Research state and national deafblind outreach projects, including the Helen Keller National Center for Deaf-Blind Youth and Adults, the American Association of the Deaf-Blind, and the National Family Association for Deaf-Blind. Most outreach projects offer early intervention for children during primary development, including technical assistance to patients, families, and educational teams. Specialists can help with interprofessional care across the lifespan. Certified child life specialists, social workers, orientation and mobility specialists, speech therapists, and nurses should work together with patients to ensure they receive holistic care that improves the healthcare experience and their quality of life.

De-escalation tactics and trust

If a behavioral escalation occurs, make sure the environment is safe (remove objects that can be thrown) and seek additional support from colleagues if warranted. Position yourself between the patient and the door; remain calm and don’t touch the patient without first communicating your intent and obtaining their understanding. Unwarranted physical touch can exacerbate anxiety, frustration, or anger. After the patient calms down, lightly tap their shoulder to indicate your need for their attention and to notify them that communication will occur.

Patients with aggressive behavior and those diagnosed with moderate-to-severe intellectual disability, significantly contribute to the frequency of employee injury. Use behavioral protective equipment, such as arm sleeves, to block bites and scratches, shin guards to protect lower limbs, and a body guard to protect the trunk. Some patients with deafblindness may injure themselves by hitting or banging their heads on walls and objects. A study by Romani and colleagues found that using blocking and other preventive measures, rather than restraints or seclusion, can help reduce staff injuries.

Pain expression and assessment

Pain assessment tools vary in levels of effectiveness in patients with deafblindness. For example, a visual pain scale isn’t appropriate for a patient with a high degree of visual impairment, and verbally asking a patient to rate their pain on a scale from 1 to 10 isn’t effective for those with severe auditory deficits. Patients with deafblindness may be able to show you a picture or use their augmentative and alternative communication device to communicate the presence of pain. They also may use sign language, vocalize, or draw your attention to the painful area by guiding your hands to it.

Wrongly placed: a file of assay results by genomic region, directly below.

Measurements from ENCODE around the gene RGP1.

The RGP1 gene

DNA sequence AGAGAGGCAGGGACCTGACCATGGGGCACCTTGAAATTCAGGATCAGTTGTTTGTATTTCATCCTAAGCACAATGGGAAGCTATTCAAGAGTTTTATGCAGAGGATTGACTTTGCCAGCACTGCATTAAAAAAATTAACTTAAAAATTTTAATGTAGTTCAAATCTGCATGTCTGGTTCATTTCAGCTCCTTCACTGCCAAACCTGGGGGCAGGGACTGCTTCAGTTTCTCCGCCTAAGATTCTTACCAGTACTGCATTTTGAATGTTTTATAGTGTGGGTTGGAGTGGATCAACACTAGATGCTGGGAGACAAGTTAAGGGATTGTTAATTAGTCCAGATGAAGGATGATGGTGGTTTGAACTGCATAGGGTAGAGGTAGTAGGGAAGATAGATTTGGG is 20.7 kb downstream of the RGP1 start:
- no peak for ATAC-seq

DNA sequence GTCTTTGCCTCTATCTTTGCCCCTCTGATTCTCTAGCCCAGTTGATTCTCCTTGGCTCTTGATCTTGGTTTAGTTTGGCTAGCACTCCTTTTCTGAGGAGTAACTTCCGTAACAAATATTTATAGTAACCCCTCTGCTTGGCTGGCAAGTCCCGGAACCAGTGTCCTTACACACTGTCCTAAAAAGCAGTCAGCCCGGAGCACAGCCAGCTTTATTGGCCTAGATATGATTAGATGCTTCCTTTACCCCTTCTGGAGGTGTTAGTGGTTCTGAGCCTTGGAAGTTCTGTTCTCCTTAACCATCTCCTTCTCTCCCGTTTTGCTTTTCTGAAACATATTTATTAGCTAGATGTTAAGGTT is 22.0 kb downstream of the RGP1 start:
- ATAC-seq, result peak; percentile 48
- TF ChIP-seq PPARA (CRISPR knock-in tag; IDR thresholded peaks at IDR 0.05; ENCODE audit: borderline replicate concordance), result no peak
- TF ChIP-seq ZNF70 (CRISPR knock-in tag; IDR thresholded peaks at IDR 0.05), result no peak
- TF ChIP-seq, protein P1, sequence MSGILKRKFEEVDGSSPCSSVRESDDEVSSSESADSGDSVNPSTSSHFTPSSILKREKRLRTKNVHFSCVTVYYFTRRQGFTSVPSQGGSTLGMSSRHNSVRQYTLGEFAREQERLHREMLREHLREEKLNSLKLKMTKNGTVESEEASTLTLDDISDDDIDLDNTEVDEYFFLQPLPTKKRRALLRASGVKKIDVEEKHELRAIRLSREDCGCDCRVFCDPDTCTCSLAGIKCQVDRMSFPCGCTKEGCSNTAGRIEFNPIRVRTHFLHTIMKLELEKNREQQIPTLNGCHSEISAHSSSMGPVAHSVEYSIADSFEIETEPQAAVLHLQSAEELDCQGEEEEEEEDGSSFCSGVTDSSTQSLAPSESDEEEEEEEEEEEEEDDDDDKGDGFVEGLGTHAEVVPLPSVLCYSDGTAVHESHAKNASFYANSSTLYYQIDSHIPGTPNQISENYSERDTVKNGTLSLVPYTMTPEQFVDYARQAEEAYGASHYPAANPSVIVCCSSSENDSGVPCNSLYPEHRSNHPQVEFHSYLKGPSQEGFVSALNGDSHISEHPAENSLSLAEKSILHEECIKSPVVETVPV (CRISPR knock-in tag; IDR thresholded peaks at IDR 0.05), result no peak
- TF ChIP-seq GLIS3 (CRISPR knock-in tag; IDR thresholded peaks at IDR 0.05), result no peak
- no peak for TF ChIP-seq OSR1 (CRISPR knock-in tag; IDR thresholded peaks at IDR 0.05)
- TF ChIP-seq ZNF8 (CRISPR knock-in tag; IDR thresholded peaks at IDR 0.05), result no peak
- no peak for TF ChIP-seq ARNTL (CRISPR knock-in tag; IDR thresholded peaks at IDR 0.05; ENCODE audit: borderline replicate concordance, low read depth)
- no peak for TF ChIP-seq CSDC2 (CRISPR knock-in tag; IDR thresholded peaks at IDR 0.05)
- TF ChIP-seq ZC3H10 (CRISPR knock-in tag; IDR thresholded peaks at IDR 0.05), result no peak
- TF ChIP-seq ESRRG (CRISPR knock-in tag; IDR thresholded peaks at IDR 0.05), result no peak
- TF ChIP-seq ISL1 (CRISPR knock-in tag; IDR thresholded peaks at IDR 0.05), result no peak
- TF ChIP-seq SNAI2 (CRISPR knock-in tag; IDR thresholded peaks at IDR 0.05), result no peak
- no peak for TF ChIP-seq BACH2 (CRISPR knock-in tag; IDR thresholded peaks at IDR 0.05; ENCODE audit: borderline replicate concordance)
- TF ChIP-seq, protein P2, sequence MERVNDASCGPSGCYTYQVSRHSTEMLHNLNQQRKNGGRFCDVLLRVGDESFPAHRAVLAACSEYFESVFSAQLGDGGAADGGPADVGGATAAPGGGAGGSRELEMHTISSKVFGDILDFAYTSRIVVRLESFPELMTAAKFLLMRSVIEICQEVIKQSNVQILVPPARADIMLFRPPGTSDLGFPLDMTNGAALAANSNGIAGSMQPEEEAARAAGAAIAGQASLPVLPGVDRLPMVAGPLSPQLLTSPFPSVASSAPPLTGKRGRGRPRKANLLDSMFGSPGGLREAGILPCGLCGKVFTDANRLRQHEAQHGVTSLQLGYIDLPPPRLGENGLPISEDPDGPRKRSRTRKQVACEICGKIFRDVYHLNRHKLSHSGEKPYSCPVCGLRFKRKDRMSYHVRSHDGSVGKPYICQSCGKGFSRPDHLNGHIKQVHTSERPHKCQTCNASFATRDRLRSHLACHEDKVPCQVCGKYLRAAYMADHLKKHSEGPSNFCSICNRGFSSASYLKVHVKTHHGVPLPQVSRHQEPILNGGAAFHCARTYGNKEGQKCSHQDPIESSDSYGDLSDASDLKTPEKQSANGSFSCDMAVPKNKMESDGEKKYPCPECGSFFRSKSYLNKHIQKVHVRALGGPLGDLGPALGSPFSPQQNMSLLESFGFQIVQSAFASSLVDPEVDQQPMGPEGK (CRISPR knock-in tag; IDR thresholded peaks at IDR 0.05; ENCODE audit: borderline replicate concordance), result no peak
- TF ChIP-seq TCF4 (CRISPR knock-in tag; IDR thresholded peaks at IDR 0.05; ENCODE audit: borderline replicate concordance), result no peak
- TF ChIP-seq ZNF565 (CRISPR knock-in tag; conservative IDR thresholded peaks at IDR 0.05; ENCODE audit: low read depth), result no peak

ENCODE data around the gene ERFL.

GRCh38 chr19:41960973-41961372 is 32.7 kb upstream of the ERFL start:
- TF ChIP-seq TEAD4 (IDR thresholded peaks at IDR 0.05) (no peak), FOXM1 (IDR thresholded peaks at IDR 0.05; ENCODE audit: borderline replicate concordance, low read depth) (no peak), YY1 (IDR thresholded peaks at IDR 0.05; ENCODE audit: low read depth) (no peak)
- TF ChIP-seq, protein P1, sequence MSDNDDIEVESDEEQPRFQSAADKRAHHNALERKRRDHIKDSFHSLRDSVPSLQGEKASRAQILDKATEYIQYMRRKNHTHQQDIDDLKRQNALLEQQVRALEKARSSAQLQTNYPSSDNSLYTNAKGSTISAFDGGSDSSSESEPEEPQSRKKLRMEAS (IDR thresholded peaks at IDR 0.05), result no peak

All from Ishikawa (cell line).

Some individuals with deafblindness communicate through behavior. The Checklist of Nonverbal Pain Indicators (CNPI), developed to address the lack of assessment tools available to determine pain in cognitively delayed patients (particularly older adults), can prove useful when assessing pain in this patient population. Feldt noted that using the CNPI provided comparable results for cognitively intact and impaired patients. In this 1995 study, 35 cognitively intact and 53 cognitively impaired patients participated. Feldt reported that the most common behavior at rest was facial grimacing, which was observed in 30.6% of the impaired patients and 20.6% of intact patients. The second most frequent behavior observed in impaired patients at rest was restlessness (20.4%). (See Checklist of nonverbal pain indicators.)

Feldt also noted that cognitively intact patients received more pain medication than cognitively impaired patients. Observe and assess pain in patients with deafblindness using nonverbal and behavioral cues, and advocate on their behalf by notifying the provider of the need for pain management.

Make a positive impact

Without appropriate communication, environmental safety, and behavioral de-escalation assistance, healthcare encounters can cause traumatic experiences for this patient population. Debrief with the patient, family, and colleagues about how to improve future visits, and include that information in the patient’s electronic health record. Remember to celebrate successful encounters by giving the patient positive feedback or a thumbs up if you’re unfamiliar with sign language. A smile goes a long way.

Preshus Brooks is the nursing supervisor for residential services at Children’s Home Association of Illinois in Peoria. She previously served as nurse manager at Philip J Rock Center & School in Glen Ellyn, Illinois.

American Nurse Journal. 2023; 18(9). Doi: 10.51256/ANJ092323


Belote M. Fact sheet: Strategies for successful medical/dental appointments for individuals who are deaf-blind. California Deaf-Blind Services. 2006.

Deafblind Information Australia. Living with deafblindness: Deafblind communication.

Feldt KS. The checklist of nonverbal pain indicators (CNPI). Pain Manag Nurs. 2000;1(1):13-21. doi:10.1053/jpmn.2000.5831

National Center on Deaf-Blindness. 2021 National Deaf-Blind Child Count Report. 2022.

Romani PW, Ariefdjohan M, Jensen Gaffey LL, Torres‐Dominguez M, Lister J. Relations between patient and staff member characteristics and staff member injury on a psychiatric inpatient unit for children with intellectual or developmental disabilities. J Child Adolesc Psychiatr Nurs. 2020;33(3):125-30. doi:10.1111/jcap.12291

Skilton A, Boswell E, Prince K, Francome-Wood P, Moosajee M. Overcoming barriers to the involvement of deafblind people in conversations about research: Recommendations from individuals with Usher syndrome. Res Involv Engagem. 2018;4:40. doi:10.1186/s40900-018-0124-0

Vanderbilt University. Introduction to language and communication: Deaf-blindness.

Key words: deafblindness, healthcare trauma, health advocacy